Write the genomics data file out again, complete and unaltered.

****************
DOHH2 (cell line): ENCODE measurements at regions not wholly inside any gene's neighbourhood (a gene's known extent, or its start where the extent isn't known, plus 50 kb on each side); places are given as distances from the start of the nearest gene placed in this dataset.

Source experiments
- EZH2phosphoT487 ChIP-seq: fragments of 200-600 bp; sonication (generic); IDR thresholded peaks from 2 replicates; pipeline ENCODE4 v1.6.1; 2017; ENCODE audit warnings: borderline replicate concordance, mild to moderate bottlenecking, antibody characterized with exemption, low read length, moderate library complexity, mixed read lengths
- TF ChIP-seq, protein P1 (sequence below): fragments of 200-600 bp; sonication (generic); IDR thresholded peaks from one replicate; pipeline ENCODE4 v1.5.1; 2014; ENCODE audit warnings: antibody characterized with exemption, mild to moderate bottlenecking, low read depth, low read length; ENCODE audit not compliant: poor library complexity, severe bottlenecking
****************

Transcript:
DOHH2 (cell line): ENCODE measurements at regions not wholly inside any gene's neighbourhood (a gene's known extent, or its start where the extent isn't known, plus 50 kb on each side); places are given as distances from the start of the nearest gene placed in this dataset.

Source experiments
- EZH2phosphoT487 ChIP-seq: fragments of 200-600 bp; sonication (generic); IDR thresholded peaks from 2 replicates; pipeline ENCODE4 v1.6.1; 2017; ENCODE audit warnings: borderline replicate concordance, mild to moderate bottlenecking, antibody characterized with exemption, low read length, moderate library complexity, mixed read lengths
- TF ChIP-seq, protein P1 (sequence below): fragments of 200-600 bp; sonication (generic); IDR thresholded peaks from one replicate; pipeline ENCODE4 v1.5.1; 2014; ENCODE audit warnings: antibody characterized with exemption, mild to moderate bottlenecking, low read depth, low read length; ENCODE audit not compliant: poor library complexity, severe bottlenecking